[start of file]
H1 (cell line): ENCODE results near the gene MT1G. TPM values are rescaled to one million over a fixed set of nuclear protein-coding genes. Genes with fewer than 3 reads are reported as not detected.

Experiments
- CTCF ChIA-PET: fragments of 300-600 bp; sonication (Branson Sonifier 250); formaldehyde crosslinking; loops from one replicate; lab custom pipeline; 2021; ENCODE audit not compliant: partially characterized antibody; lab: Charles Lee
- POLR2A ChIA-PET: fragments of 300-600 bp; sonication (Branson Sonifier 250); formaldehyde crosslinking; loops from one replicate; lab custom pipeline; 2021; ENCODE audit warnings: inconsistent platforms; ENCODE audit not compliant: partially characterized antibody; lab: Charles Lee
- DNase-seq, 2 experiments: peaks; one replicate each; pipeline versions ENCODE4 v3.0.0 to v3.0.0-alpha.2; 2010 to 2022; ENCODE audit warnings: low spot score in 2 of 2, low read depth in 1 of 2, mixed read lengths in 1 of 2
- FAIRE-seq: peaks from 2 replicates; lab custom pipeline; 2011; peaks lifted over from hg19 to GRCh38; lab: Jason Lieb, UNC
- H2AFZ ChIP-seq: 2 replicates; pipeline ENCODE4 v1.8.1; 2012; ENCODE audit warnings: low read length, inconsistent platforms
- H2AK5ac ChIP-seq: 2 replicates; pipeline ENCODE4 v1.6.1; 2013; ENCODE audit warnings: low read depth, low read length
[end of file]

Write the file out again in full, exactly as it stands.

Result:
H1 (cell line): ENCODE results near the gene MT1G. TPM values are rescaled to one million over a fixed set of nuclear protein-coding genes. Genes with fewer than 3 reads are reported as not detected.

Experiments
- CTCF ChIA-PET: fragments of 300-600 bp; sonication (Branson Sonifier 250); formaldehyde crosslinking; loops from one replicate; lab custom pipeline; 2021; ENCODE audit not compliant: partially characterized antibody; lab: Charles Lee
- POLR2A ChIA-PET: fragments of 300-600 bp; sonication (Branson Sonifier 250); formaldehyde crosslinking; loops from one replicate; lab custom pipeline; 2021; ENCODE audit warnings: inconsistent platforms; ENCODE audit not compliant: partially characterized antibody; lab: Charles Lee
- DNase-seq, 2 experiments: peaks; one replicate each; pipeline versions ENCODE4 v3.0.0 to v3.0.0-alpha.2; 2010 to 2022; ENCODE audit warnings: low spot score in 2 of 2, low read depth in 1 of 2, mixed read lengths in 1 of 2
- FAIRE-seq: peaks from 2 replicates; lab custom pipeline; 2011; peaks lifted over from hg19 to GRCh38; lab: Jason Lieb, UNC
- H2AFZ ChIP-seq: 2 replicates; pipeline ENCODE4 v1.8.1; 2012; ENCODE audit warnings: low read length, inconsistent platforms
- H2AK5ac ChIP-seq: 2 replicates; pipeline ENCODE4 v1.6.1; 2013; ENCODE audit warnings: low read depth, low read length